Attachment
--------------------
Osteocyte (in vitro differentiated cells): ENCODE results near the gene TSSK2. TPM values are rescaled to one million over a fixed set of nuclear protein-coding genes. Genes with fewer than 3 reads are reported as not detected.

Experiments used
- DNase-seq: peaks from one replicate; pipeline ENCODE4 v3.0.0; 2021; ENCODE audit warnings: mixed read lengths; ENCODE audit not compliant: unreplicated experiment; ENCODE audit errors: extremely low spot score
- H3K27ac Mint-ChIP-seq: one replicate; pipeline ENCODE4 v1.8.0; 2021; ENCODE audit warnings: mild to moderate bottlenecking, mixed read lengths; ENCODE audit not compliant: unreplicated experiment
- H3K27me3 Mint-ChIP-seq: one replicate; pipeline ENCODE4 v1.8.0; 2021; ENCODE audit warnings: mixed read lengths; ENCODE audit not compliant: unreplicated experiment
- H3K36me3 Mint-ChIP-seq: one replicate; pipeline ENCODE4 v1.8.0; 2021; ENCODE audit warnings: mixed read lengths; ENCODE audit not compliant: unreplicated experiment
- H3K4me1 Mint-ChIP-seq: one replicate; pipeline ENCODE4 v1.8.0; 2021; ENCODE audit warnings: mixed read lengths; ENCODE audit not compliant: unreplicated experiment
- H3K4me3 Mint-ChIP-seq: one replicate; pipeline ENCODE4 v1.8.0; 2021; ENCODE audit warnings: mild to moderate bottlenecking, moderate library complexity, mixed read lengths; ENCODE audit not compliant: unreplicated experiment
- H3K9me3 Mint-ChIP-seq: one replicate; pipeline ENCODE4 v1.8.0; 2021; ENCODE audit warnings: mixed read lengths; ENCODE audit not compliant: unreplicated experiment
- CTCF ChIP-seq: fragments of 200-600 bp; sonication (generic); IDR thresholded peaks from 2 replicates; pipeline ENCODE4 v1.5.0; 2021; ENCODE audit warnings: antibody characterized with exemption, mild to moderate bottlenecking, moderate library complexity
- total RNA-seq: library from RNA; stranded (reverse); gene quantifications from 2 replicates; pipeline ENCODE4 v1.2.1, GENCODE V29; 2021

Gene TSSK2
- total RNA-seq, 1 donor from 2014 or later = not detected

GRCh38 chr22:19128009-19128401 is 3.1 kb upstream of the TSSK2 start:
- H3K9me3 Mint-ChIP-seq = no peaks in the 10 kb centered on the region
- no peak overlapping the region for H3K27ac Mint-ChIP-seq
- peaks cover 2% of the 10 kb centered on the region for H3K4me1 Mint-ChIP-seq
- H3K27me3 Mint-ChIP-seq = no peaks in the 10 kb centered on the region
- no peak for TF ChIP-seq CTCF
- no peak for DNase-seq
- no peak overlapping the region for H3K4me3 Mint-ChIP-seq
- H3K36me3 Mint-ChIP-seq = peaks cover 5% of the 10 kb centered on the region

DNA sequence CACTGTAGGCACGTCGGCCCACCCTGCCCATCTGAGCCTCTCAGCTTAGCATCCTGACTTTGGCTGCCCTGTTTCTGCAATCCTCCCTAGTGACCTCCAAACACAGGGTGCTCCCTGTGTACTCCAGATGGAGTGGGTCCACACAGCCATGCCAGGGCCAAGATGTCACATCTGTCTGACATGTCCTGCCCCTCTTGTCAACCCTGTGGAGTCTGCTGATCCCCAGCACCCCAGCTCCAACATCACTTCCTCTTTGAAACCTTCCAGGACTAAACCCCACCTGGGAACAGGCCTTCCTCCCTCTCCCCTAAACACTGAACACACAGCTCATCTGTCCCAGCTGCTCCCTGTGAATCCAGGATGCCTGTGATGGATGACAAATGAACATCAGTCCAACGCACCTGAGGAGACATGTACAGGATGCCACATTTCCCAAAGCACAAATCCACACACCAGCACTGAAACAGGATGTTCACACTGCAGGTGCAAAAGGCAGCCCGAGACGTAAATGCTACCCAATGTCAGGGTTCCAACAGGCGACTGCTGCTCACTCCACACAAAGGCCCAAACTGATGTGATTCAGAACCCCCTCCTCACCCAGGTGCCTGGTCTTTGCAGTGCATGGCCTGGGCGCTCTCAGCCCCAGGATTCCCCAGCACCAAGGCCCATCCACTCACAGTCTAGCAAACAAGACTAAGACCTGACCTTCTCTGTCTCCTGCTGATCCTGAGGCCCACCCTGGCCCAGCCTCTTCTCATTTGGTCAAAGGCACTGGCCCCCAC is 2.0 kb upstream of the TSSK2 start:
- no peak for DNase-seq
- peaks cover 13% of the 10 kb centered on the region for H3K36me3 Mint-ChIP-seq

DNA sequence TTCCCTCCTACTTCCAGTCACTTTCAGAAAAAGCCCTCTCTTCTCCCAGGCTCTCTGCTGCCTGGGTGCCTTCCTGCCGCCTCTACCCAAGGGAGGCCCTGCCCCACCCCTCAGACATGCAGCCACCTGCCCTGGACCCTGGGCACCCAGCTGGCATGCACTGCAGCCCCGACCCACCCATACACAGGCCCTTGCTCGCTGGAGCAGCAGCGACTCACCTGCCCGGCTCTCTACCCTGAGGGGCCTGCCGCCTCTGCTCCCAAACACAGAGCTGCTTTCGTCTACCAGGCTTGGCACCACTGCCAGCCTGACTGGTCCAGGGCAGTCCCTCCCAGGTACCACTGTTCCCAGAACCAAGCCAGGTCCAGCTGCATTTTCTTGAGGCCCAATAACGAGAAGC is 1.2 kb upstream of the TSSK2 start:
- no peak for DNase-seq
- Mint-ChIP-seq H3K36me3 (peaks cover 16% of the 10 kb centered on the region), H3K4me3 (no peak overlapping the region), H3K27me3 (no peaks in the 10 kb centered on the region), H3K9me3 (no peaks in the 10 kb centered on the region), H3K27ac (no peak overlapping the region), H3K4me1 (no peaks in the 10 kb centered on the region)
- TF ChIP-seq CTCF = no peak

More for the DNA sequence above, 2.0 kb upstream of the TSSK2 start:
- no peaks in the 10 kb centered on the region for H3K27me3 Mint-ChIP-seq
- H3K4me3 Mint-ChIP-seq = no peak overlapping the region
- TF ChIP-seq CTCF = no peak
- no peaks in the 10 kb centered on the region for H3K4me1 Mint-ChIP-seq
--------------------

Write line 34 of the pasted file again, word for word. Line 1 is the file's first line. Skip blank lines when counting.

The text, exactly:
- no peaks in the 10 kb centered on the region for H3K4me1 Mint-ChIP-seq